So that was our great cinema road trip of 1994: two theatrical releases seen, three movies watched at home, and a handful of theatres visited for photo ops. Fortunately, the Stanford is still in business, and continues to present classic films and festivals year-round. I’d like to get back there someday, maybe for a film noir double feature (and this time stay for both movies). Steven still lives in the San Francisco area, so perhaps with a little convincing I can persuade Scott and Steve to make the 1,000-mile trip again.

Steven, me, Scott, and Steve at the Round Table Pizza in Palo Alto.


14 comments on “Movie Ticket Memories #2

  1. Sorry I missed that movie in that theatre! That pic makes me very melancholy. So, so long ago. We should value time more.

    • Todd B

      Yes, so very long ago…very sad. Do you remember the three of us leaving your place in RB in the late afternoon to head up to SF?

  2. Dracula

    Any chance of the Teenage Werewolf in the picture? Maybe a full moon out with all that hair growing on your arm!

    • Todd B

      An exciting and educational recollection of my trip to San Francisco, and you’re most intrigued by my hairy forearm? Next time, I’ll be sure to post a photo with a shot of my legs included!

  3. Dracula

    Oh no, please don’t do that Big Foot! But yes it was a very interesting read. With relatives in Palo Alto and Mountain View will have to stop by the theater even for just a peek. As we do at the one in downtown Yuma after visiting the art gallery which is connected and gives you access to the balcony.

    • Todd B

      I prefer Sasquatch, actually! And I think I’ve seen that Yuma theater from the road…is it the Regency Main Street Cinema? And you should GO to a movie at the Stanford if you can…you won’t be disappointed (well, unless you see a bad movie, of course).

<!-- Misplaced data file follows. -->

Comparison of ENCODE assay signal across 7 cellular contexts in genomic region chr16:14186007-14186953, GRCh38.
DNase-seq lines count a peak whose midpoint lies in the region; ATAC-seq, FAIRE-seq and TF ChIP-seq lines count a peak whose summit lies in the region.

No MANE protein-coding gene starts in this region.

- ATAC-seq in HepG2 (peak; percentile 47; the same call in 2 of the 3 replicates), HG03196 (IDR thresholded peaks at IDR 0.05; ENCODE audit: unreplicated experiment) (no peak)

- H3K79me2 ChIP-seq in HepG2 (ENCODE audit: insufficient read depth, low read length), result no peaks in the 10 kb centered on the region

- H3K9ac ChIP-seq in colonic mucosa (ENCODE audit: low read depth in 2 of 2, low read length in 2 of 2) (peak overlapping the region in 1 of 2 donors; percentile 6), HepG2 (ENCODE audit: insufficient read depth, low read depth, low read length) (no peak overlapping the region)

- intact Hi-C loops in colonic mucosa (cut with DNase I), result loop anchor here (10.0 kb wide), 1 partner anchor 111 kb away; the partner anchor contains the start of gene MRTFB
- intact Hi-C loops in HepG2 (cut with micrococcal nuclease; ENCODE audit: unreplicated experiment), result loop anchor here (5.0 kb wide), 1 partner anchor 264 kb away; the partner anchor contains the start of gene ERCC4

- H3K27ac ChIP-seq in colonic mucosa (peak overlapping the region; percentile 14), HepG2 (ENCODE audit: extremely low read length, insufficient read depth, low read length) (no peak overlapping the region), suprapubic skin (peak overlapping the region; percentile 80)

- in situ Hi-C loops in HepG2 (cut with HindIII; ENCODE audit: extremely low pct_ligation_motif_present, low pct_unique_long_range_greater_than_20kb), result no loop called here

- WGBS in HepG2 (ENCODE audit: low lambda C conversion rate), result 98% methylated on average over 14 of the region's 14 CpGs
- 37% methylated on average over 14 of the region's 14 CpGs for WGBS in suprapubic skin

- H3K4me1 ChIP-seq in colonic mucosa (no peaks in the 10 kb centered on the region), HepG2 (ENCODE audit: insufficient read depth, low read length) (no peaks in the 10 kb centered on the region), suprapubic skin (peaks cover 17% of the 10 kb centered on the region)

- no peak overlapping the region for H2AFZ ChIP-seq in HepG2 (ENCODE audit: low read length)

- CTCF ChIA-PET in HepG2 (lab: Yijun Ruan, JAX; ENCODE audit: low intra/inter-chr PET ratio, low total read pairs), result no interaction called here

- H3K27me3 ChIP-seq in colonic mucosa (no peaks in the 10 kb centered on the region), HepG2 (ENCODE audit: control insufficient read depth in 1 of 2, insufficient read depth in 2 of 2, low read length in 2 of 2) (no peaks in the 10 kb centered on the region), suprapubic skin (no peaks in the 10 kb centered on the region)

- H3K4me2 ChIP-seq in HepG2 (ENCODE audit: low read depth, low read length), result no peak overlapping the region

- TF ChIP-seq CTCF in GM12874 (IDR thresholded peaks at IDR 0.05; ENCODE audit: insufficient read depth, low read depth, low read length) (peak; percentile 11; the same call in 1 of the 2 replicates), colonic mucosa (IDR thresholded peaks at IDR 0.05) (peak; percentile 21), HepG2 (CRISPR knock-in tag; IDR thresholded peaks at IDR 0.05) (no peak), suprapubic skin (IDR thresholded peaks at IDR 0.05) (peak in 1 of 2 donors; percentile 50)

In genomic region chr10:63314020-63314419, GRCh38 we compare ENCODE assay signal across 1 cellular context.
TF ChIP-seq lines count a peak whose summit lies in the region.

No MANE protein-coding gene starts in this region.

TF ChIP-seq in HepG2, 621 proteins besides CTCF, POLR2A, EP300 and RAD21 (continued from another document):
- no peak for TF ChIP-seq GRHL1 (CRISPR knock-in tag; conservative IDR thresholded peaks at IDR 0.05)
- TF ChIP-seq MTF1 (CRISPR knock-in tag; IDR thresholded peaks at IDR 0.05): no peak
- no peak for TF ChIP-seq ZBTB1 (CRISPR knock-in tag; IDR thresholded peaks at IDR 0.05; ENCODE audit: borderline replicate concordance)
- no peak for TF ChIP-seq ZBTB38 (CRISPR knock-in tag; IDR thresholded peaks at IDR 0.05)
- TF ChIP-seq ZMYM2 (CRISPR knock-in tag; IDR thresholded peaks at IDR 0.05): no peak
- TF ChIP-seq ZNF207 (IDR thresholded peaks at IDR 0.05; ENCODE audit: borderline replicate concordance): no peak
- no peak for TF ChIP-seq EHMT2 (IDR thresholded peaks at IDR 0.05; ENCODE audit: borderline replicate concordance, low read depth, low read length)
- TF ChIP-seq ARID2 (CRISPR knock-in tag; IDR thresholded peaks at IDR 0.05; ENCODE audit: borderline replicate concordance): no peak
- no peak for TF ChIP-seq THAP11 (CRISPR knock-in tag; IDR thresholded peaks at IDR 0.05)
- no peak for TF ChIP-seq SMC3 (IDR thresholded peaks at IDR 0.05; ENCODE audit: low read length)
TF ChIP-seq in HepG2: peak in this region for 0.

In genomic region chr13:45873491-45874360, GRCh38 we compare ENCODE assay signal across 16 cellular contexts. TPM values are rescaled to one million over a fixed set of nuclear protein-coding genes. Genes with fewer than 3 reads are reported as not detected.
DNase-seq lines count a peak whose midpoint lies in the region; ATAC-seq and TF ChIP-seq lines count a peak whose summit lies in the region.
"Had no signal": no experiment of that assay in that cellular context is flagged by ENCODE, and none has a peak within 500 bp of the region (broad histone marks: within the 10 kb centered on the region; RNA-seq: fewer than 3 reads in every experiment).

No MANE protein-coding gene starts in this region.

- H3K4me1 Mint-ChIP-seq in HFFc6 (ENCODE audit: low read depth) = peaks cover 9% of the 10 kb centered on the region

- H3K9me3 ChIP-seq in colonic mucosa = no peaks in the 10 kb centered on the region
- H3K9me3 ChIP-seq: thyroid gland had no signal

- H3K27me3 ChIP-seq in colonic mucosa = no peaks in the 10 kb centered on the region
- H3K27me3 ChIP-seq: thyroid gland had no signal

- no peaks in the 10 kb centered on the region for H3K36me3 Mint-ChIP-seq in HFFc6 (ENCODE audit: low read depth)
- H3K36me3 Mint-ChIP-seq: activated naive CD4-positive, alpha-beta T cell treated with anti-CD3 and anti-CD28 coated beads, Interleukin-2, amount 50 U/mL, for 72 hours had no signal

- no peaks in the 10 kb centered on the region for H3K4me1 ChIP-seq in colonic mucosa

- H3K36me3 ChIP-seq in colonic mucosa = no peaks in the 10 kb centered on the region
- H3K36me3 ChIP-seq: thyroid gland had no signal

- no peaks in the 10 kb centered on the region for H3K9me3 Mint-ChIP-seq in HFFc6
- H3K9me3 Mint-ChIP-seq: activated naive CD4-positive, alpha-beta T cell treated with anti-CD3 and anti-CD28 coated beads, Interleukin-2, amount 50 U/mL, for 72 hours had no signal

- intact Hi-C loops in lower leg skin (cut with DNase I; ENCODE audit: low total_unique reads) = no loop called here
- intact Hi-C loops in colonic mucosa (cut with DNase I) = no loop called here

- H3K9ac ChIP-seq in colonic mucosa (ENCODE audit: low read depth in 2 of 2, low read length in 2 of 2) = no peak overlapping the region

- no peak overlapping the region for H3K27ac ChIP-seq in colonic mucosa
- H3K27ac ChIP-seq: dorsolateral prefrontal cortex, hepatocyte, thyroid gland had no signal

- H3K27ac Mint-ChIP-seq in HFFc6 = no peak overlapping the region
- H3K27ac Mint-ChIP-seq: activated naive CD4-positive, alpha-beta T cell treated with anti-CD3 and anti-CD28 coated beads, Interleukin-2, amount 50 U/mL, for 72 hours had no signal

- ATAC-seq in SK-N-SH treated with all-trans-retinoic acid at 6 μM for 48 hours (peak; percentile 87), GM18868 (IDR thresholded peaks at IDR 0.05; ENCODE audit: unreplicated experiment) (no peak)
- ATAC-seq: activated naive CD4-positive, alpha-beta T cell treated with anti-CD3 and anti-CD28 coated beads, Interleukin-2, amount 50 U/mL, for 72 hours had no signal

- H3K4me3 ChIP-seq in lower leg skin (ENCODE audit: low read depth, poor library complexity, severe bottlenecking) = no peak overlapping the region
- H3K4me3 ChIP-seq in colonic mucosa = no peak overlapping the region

• Dracula

        Next time driving through Yuma go to the theater for a look. Nice old one which has been fixed up. You can access it through the art gallery next door.

      • Todd B

        I just did a double-check: it’s not the Regency Main Street, but the Yuma Theatre, next to the Yuma Arts Center. A neat-looking place, based on the interior photos I found, and yes, there was a balcony. I tried to find a listing of movies they might be showing, but the website didn’t seem to have any information on that. I’m guessing old films, or foreign films, or maybe local film festivals, if Yuma has such a thing. But yeah, it looks really nice, for being built in 1912!

  4. Great story. Love these flashback tales as you know. I guess if I’m ever in that part of the country, I know what theater I’ll need to check out.

    • Todd B

      Trust me, it would be well worth a visit. And I’ll have plenty of stories like these posting throughout the year, so keep your eyes peeled!

  5. I also remember y’all had quite a feast that evening – yes?

    • Todd B

      I remember no feast before we left, but on the way up we stopped at McDonald’s in Lake Elsinore…does that count?